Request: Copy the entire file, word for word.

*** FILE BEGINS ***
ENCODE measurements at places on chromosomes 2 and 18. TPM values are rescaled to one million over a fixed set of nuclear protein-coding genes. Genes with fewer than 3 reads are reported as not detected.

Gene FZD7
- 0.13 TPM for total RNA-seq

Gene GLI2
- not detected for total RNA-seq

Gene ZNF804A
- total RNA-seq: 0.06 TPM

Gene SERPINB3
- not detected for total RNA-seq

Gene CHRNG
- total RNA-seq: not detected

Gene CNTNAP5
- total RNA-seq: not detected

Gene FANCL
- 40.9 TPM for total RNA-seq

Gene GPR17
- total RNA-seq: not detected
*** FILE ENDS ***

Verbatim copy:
ENCODE measurements at places on chromosomes 2 and 18. TPM values are rescaled to one million over a fixed set of nuclear protein-coding genes. Genes with fewer than 3 reads are reported as not detected.

Gene FZD7
- 0.13 TPM for total RNA-seq

Gene GLI2
- not detected for total RNA-seq

Gene ZNF804A
- total RNA-seq: 0.06 TPM

Gene SERPINB3
- not detected for total RNA-seq

Gene CHRNG
- total RNA-seq: not detected

Gene CNTNAP5
- total RNA-seq: not detected

Gene FANCL
- 40.9 TPM for total RNA-seq

Gene GPR17
- total RNA-seq: not detected